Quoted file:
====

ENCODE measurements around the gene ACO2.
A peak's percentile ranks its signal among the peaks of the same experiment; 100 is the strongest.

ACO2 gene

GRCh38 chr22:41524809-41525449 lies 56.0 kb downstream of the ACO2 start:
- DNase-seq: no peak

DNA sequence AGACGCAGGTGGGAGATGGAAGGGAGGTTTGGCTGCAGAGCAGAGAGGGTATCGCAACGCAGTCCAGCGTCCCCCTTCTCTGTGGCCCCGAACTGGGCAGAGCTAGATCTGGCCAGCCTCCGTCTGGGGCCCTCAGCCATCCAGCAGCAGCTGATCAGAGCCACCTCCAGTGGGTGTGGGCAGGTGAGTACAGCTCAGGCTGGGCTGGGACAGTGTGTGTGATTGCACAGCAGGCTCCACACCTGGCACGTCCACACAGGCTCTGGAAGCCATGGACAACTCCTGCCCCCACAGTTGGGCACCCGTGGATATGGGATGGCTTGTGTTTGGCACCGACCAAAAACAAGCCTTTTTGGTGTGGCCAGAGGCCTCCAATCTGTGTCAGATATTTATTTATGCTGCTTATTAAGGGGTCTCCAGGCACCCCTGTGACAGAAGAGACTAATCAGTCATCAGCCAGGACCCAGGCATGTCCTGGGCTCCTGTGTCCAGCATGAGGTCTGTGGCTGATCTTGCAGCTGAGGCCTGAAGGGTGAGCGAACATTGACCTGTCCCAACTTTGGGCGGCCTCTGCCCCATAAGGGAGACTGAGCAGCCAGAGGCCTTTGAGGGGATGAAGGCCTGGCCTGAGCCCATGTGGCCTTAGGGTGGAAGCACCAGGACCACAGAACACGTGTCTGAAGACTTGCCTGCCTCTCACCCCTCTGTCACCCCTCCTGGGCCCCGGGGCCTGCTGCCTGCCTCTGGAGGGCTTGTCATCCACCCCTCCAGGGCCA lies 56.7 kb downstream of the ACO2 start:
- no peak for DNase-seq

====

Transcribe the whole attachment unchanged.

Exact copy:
ENCODE measurements around the gene ACO2.
A peak's percentile ranks its signal among the peaks of the same experiment; 100 is the strongest.

ACO2 gene

GRCh38 chr22:41524809-41525449 lies 56.0 kb downstream of the ACO2 start:
- DNase-seq: no peak

DNA sequence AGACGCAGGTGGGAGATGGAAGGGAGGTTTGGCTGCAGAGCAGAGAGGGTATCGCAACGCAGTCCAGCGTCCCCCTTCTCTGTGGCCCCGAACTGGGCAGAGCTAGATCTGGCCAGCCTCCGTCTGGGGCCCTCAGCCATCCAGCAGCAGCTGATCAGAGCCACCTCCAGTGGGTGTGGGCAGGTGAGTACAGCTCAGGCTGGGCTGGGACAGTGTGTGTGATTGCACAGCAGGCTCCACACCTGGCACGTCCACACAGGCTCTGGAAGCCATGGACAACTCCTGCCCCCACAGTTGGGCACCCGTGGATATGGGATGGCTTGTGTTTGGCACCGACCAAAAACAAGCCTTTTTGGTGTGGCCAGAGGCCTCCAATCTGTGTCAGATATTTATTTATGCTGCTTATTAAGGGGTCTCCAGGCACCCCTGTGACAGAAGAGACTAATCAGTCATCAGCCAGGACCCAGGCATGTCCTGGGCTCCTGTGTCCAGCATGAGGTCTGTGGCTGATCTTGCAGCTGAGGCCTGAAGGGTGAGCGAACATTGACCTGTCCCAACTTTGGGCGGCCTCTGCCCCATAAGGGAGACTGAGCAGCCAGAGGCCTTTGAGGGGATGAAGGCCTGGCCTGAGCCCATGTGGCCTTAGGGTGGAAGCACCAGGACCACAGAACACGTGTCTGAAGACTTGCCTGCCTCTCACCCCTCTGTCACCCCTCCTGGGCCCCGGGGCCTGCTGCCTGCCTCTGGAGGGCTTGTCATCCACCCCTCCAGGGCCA lies 56.7 kb downstream of the ACO2 start:
- no peak for DNase-seq